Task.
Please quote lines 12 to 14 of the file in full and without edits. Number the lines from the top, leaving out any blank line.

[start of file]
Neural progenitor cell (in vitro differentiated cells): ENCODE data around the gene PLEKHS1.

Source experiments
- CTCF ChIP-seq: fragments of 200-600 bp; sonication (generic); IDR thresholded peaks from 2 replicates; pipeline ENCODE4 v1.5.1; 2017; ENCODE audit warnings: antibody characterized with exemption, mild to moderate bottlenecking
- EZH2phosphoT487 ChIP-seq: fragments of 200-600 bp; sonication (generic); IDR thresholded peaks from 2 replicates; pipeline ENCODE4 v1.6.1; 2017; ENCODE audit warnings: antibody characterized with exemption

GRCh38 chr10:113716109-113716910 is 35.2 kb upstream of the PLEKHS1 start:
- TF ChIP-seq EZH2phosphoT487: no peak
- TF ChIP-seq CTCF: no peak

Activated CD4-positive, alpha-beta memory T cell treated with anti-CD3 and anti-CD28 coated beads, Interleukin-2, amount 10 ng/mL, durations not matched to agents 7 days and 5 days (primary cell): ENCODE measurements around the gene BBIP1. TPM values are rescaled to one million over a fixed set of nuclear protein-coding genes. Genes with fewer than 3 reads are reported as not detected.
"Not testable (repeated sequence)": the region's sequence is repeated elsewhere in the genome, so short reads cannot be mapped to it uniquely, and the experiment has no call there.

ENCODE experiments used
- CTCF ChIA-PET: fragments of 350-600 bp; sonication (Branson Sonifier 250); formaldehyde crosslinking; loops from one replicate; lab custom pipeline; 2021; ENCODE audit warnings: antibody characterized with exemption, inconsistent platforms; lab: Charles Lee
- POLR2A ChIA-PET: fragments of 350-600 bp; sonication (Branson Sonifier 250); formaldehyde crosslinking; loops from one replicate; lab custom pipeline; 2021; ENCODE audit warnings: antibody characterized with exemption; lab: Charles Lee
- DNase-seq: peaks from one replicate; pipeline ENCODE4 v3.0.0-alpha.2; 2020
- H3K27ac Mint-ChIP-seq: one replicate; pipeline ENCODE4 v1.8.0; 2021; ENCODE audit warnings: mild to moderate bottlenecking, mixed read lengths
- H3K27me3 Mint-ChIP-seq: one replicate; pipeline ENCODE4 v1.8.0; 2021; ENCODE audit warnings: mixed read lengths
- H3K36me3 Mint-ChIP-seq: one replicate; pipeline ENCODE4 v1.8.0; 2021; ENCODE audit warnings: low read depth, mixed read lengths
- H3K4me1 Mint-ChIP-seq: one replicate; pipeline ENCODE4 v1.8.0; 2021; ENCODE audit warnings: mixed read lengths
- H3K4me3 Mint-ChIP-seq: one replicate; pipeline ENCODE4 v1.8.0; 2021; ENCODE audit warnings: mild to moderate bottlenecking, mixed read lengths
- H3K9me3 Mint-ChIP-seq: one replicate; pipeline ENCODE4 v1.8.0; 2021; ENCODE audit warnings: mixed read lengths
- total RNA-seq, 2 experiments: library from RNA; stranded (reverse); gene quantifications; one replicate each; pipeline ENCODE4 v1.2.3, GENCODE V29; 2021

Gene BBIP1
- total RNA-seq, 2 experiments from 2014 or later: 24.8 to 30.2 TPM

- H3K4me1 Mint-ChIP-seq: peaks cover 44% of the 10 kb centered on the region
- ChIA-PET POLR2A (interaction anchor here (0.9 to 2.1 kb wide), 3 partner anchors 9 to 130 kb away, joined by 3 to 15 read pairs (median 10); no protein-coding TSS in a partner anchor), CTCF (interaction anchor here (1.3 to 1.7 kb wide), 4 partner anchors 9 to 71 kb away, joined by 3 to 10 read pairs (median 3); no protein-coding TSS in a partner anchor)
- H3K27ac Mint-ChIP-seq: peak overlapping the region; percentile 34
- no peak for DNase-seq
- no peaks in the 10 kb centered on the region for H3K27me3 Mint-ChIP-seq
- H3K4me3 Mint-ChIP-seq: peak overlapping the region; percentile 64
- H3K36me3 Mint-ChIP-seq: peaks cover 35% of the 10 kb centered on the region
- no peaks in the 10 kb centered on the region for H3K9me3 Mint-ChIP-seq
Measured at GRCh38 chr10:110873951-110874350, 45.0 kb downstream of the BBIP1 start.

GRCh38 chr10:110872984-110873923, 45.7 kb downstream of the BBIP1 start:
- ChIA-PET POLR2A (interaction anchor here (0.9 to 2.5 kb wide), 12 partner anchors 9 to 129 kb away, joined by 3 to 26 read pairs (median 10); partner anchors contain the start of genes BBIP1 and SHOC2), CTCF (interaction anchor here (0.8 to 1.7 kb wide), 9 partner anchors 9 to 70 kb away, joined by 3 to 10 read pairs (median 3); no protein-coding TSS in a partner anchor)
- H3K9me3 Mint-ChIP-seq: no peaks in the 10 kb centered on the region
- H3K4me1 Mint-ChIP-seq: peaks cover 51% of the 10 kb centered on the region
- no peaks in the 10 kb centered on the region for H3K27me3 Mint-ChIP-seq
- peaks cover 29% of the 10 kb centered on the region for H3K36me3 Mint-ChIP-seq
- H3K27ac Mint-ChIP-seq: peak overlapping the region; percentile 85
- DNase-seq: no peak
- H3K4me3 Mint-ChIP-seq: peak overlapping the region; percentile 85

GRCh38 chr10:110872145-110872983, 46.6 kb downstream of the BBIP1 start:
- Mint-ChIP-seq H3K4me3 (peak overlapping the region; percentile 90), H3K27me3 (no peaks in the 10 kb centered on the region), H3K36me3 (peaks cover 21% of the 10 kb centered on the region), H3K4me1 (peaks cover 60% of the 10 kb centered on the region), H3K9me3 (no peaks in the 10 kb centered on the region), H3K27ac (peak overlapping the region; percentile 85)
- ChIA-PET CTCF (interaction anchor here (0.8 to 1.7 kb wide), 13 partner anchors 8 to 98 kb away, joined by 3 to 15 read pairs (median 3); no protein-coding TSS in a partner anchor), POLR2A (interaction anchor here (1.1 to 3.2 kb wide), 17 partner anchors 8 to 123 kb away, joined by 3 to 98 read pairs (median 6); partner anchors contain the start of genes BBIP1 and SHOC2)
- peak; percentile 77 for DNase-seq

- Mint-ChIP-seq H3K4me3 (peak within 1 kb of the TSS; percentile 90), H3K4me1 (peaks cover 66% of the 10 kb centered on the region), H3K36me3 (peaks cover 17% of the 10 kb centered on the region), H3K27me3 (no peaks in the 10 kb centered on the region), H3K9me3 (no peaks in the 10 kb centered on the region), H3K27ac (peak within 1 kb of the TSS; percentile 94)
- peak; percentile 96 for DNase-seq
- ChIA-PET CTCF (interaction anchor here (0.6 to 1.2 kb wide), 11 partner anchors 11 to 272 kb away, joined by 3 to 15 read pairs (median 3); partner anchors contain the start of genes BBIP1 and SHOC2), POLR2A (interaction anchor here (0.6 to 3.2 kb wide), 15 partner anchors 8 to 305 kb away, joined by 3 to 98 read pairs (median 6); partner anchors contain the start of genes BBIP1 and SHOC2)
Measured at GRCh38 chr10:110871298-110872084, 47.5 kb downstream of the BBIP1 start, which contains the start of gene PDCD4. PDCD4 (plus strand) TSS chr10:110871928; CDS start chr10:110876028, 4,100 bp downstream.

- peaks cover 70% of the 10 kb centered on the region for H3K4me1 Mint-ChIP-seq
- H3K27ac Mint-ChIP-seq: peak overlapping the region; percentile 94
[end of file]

- POLR2A ChIA-PET: fragments of 350-600 bp; sonication (Branson Sonifier 250); formaldehyde crosslinking; loops from one replicate; lab custom pipeline; 2021; ENCODE audit warnings: antibody characterized with exemption; lab: Charles Lee
- DNase-seq: peaks from one replicate; pipeline ENCODE4 v3.0.0-alpha.2; 2020
- H3K27ac Mint-ChIP-seq: one replicate; pipeline ENCODE4 v1.8.0; 2021; ENCODE audit warnings: mild to moderate bottlenecking, mixed read lengths